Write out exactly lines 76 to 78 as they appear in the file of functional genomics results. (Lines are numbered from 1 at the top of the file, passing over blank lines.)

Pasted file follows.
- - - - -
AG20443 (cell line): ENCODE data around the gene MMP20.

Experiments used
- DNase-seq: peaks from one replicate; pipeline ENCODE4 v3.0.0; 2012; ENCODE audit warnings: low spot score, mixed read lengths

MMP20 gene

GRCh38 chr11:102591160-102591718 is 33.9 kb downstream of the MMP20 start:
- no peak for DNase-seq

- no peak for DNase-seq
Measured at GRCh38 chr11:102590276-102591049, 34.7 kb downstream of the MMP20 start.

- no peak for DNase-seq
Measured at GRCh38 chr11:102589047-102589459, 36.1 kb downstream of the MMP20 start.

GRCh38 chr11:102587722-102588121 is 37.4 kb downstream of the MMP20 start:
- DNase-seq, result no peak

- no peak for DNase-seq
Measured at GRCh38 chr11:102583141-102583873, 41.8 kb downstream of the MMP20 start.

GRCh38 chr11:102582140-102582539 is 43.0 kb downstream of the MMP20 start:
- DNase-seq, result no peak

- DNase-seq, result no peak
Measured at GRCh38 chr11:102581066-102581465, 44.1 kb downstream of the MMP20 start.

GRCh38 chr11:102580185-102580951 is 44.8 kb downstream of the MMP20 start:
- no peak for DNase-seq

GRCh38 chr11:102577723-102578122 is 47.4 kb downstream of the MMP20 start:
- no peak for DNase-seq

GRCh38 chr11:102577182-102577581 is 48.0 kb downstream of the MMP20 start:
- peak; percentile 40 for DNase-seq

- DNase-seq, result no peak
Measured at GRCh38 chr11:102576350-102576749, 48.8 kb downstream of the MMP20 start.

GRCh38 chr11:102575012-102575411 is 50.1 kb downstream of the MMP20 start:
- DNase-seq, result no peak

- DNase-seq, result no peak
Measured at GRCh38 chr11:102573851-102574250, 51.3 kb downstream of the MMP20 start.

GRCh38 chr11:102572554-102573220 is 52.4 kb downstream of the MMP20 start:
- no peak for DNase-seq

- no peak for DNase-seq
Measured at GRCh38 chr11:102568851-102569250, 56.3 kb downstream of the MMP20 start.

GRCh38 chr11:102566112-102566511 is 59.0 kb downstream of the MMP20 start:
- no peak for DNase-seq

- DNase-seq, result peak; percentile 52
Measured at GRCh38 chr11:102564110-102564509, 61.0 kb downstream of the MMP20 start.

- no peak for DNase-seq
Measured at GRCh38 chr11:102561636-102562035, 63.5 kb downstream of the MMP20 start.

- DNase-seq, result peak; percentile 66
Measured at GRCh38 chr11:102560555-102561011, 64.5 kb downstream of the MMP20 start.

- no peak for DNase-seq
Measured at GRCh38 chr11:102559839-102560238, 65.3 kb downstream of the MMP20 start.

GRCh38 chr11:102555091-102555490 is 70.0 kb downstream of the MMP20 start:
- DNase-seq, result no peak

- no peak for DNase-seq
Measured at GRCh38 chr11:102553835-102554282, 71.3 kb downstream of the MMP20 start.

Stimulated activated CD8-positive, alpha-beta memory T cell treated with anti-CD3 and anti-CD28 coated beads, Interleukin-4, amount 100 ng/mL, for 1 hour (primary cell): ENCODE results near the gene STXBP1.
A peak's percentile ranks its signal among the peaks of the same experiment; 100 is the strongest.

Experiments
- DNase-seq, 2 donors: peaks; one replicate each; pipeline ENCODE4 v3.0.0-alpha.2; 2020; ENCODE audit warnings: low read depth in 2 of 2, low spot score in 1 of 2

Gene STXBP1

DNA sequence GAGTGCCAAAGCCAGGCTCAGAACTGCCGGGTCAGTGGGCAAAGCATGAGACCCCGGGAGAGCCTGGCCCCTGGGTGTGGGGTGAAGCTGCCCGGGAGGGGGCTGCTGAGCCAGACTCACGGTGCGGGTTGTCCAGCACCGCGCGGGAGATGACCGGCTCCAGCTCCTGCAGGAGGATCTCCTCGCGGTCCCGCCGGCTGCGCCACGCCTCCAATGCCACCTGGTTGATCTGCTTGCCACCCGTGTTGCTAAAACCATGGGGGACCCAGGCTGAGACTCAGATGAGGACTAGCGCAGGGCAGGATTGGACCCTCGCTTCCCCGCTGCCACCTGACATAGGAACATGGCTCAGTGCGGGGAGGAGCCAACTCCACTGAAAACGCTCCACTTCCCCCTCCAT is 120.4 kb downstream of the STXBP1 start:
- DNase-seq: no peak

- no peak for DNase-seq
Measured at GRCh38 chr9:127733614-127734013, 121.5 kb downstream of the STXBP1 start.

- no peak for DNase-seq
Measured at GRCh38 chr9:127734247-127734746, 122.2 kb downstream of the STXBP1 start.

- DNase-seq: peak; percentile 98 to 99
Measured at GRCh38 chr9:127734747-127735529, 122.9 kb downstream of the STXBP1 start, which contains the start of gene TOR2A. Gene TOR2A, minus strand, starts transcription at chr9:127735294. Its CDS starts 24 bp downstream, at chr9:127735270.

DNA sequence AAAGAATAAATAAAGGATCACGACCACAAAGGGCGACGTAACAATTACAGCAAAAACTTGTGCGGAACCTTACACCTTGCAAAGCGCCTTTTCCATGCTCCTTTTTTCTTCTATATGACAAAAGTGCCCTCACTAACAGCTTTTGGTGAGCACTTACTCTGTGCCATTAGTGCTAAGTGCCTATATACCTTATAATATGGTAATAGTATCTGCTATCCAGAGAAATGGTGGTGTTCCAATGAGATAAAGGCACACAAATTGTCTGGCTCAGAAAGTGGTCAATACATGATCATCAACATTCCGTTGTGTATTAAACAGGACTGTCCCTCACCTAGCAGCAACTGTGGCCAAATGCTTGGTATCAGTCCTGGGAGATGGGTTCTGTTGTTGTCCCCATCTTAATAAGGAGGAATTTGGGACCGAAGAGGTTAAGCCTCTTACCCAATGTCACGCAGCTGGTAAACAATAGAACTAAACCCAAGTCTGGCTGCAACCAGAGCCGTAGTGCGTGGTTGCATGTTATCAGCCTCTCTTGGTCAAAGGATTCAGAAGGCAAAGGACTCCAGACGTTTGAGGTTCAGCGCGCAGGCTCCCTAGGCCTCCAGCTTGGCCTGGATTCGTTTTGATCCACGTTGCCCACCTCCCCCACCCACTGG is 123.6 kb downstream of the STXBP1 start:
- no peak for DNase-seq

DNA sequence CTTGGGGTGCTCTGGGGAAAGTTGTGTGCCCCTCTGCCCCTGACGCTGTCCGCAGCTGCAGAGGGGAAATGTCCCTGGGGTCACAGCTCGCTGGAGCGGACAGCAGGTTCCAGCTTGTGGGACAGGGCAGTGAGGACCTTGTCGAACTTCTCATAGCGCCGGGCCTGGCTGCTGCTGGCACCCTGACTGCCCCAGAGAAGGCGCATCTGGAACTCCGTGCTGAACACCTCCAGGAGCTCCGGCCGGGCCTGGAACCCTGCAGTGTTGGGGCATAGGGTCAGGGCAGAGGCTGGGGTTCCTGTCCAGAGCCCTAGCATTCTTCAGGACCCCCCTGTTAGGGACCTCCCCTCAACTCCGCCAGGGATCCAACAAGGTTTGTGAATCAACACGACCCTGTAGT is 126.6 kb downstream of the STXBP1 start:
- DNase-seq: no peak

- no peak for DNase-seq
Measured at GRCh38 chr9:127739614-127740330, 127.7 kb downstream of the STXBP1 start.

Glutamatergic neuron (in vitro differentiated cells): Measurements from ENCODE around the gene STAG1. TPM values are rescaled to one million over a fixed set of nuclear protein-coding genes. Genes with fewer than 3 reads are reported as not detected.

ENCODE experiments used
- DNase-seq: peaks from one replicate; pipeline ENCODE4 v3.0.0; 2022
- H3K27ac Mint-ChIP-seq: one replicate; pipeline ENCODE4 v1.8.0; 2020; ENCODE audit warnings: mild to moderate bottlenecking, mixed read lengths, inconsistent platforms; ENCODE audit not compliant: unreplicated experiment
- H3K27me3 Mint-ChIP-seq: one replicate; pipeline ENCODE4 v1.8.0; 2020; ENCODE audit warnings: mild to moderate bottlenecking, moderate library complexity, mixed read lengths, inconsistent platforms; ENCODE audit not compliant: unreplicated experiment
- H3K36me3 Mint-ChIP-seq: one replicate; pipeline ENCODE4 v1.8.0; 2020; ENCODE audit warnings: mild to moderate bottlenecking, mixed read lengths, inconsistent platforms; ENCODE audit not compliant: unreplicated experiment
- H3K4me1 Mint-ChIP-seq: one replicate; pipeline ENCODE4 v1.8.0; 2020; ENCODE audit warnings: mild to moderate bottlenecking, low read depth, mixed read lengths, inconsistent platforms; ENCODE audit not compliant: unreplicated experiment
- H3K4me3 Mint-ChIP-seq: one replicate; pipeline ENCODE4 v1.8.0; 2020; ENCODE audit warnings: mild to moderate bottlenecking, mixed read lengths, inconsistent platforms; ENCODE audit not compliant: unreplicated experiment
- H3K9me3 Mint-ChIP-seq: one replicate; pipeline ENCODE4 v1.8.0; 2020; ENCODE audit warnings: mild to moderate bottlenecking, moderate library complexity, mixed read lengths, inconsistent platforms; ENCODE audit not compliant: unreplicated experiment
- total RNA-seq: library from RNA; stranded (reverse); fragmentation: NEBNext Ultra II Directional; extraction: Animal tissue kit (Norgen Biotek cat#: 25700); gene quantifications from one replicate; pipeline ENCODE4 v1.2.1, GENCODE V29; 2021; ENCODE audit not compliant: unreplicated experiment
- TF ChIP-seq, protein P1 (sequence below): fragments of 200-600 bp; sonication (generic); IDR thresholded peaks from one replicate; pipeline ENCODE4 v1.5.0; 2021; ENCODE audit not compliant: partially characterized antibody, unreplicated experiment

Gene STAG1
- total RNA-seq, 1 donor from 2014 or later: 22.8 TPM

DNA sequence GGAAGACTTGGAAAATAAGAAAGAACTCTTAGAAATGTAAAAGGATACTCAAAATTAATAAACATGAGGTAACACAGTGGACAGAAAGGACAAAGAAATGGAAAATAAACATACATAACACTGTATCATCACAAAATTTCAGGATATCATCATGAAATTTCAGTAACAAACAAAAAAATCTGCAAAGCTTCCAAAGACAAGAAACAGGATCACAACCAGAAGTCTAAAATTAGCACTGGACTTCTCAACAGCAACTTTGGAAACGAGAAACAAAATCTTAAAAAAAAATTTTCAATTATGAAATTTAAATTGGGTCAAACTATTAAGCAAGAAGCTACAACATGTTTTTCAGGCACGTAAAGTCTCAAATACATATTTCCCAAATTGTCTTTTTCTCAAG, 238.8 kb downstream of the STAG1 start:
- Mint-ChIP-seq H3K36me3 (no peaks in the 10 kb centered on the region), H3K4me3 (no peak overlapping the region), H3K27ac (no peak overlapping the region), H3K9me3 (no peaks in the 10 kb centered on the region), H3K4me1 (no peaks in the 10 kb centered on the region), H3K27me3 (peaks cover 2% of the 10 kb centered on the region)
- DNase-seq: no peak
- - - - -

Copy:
- H3K9me3 Mint-ChIP-seq: one replicate; pipeline ENCODE4 v1.8.0; 2020; ENCODE audit warnings: mild to moderate bottlenecking, moderate library complexity, mixed read lengths, inconsistent platforms; ENCODE audit not compliant: unreplicated experiment
- total RNA-seq: library from RNA; stranded (reverse); fragmentation: NEBNext Ultra II Directional; extraction: Animal tissue kit (Norgen Biotek cat#: 25700); gene quantifications from one replicate; pipeline ENCODE4 v1.2.1, GENCODE V29; 2021; ENCODE audit not compliant: unreplicated experiment
- TF ChIP-seq, protein P1 (sequence below): fragments of 200-600 bp; sonication (generic); IDR thresholded peaks from one replicate; pipeline ENCODE4 v1.5.0; 2021; ENCODE audit not compliant: partially characterized antibody, unreplicated experiment